Inside there would be one or two rooms, a huge wood- and manure-fired iron stove on which water was boiled, hands warmed, food cooked. A chimney would snake its way through the room and out the roof, providing central heating to the space. Low bed-benches, spread with bright, yak-hair blankets, lined the walls. Unlike the Chinese buildings, the Tibetan homes did not jar with the landscape. The Chinese concrete constructions seemed to decay before they were finished. They were generally too large and inefficient for the climate and had ambitions to plumbing and heating that were undermined by poor workmanship.
Any discussion of Tibetan towns must emphasise the distance between them. Riding two or three days between tiny villages was the norm, so I had to be totally self-sufficient. Fortunately, as a camper, it was often possible to be a beggar and a chooser, and hold out for a pretty patch of grass away from the road and near a stream. I pitched the tent about an hour before dusk and immediately started cooking dinner. I was always famished. I abandoned the packets of instant noodles, with a sachet of dried taste and neither calories nor vitamins to commend them. Instead I bought proper, flat noodles and cooked them with a random selection of extras. Spicy pickled vegetables from a foil sachet were a staple, as were shrink-wrapped cooked chicken legs, shrink-wrapped dried marinated tofu, raisins, peanuts and some 'chicken stock', which was mainly MSG. This diet represented total cultural immersion, since noodles with whatever is available is Tibet 's second national dish, after tsampa, and is called thenthuk. Momos, widely available among exiled Tibetans in Dharamsala, were surprisingly hard to come by. Where I could buy Tibetan food at all (in many villages the only restaurant was Chinese-the Tibetans have no culture of 'eating out' and not much by way of cuisine) it tended to be rice either with vegetables and offal or yak chunks and potato.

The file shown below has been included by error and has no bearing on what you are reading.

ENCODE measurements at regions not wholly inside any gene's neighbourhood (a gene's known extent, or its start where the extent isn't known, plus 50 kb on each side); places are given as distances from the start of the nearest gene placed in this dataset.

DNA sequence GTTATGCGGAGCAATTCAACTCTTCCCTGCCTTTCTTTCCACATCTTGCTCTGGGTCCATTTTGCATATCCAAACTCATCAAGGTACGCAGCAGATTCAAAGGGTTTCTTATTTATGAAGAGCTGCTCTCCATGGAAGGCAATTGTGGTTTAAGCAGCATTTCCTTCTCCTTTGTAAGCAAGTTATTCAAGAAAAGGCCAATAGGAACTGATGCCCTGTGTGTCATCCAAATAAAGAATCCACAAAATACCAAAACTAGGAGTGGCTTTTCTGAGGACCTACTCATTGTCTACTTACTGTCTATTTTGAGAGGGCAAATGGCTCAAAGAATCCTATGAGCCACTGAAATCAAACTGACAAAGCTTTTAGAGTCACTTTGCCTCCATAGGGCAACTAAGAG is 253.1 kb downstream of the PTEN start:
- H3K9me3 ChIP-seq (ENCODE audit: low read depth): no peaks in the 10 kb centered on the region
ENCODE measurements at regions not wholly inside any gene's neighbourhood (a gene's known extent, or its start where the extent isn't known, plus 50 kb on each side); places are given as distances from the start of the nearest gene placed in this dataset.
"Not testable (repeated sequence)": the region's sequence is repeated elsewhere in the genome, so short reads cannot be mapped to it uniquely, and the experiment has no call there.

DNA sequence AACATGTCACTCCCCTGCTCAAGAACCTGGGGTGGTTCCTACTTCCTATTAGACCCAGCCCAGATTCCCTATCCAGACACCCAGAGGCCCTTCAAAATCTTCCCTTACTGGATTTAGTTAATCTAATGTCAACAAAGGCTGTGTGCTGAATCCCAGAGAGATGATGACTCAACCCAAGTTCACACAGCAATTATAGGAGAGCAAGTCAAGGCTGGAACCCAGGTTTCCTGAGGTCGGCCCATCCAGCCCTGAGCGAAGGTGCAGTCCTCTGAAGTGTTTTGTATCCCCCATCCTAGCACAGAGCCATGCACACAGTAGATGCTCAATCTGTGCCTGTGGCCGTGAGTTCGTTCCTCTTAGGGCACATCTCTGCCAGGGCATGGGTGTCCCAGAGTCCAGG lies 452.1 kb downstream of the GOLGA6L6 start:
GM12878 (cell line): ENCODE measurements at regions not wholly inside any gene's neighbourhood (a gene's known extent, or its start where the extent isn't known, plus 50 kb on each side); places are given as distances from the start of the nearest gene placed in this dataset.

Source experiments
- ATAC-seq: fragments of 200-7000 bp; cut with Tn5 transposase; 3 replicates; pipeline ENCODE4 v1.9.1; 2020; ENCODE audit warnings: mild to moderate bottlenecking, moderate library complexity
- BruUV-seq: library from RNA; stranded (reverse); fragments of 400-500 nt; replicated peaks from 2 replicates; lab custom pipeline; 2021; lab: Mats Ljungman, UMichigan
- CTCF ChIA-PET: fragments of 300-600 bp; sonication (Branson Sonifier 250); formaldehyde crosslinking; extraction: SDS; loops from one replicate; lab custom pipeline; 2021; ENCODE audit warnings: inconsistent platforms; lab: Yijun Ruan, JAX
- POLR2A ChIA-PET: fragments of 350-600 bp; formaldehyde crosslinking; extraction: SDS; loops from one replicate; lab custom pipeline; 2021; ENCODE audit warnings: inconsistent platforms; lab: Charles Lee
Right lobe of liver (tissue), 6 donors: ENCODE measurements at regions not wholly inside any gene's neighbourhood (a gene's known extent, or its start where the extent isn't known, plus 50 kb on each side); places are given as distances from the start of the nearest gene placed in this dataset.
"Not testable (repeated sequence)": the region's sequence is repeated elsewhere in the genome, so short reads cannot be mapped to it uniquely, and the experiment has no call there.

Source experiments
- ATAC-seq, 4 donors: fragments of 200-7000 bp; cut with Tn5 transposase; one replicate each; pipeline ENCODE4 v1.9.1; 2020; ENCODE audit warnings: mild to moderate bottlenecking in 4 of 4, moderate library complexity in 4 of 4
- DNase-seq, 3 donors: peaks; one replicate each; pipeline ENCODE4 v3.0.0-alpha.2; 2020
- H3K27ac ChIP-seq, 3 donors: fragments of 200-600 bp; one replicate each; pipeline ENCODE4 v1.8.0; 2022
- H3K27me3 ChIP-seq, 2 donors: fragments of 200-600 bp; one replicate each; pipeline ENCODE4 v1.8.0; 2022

Tsampa was the real Tibetan taste. Roasted barley flour, mixed by hand with yak butter and yak butter tea until it formed a dough. This was either sticky with grease or dry and flaky depending on how much butter was used. Both ways it ended up a gluey, insoluble, unswallowable bolus. I never acquired the taste. Tsampa is eaten all day everyday, washed down with the almost as execrable yak butter tea. On the other hand, a delicious breakfast of kyo-ma (tsampa porridge made with yak butter tea, sugar and on a very good day, raisins) was occasionally available from locals. Tibetan homes tended to double as a kind of shop or restaurant, but one with little interest in actually selling anything-more like a storeroom really. If they had what you needed, and could be persuaded to part with it, then you could have it. Availability of tsampa was never an issue if there were people around, nor was communication in the normal sense- I could pronounce 'tsampa' and 'kyo-ma' without too much trouble. The problem was persuading people that I honestly wanted it. They were so firmly convinced that foreigners wouldn't like their food that even pointing to the sack, holding out money, making eating gestures and saying (more or less) the name of the food, I still came away empty handed. A couple of times, after the householder, in great trepidation and scepticism, duly provided me with kyo-ma, they were so shocked and delighted to see me tuck in they refused my money.